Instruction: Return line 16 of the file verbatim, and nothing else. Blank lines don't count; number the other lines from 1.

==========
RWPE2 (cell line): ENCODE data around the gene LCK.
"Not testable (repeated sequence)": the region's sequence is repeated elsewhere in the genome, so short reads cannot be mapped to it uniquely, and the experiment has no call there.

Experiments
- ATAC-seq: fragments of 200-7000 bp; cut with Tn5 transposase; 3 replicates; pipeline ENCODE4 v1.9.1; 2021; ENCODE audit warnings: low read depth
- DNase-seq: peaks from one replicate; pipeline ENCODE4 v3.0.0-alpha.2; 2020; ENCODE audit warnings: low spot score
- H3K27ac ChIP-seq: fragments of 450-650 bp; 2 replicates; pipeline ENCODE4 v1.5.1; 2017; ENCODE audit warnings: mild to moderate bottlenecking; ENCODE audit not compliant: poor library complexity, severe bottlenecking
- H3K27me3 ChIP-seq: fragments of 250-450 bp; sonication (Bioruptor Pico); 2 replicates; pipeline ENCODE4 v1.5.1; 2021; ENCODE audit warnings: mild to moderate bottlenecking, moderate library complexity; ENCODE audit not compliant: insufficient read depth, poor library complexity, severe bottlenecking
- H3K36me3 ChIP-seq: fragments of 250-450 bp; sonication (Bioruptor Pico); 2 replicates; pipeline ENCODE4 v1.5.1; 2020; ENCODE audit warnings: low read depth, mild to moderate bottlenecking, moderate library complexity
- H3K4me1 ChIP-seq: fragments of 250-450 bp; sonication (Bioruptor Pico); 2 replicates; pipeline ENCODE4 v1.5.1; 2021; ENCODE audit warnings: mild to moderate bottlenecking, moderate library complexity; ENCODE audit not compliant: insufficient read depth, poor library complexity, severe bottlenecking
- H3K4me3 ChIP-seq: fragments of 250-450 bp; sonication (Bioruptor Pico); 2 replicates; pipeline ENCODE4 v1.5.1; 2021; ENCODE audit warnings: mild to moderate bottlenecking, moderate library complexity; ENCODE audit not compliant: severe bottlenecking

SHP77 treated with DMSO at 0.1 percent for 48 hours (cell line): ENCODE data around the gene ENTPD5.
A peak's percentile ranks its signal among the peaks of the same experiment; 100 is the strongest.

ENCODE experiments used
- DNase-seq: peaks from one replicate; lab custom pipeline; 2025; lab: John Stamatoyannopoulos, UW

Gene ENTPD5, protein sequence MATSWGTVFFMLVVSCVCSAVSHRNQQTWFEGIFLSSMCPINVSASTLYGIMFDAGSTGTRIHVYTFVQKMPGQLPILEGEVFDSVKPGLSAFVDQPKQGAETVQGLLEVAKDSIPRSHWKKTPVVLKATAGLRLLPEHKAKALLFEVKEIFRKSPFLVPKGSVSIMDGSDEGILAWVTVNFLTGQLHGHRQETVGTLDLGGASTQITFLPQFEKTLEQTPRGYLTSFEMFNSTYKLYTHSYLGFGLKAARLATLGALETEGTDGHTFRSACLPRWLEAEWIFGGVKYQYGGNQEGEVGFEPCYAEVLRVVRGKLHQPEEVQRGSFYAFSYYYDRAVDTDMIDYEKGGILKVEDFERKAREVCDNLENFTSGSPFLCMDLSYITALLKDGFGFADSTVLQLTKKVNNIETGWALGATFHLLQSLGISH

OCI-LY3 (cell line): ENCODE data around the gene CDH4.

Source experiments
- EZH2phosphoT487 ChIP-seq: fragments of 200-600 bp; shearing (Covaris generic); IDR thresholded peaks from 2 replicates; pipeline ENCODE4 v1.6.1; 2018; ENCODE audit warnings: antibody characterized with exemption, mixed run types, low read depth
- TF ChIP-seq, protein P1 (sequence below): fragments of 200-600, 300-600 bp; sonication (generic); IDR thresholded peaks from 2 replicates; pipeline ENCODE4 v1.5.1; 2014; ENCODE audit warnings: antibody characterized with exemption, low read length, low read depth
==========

OCI-LY3 (cell line): ENCODE data around the gene CDH4.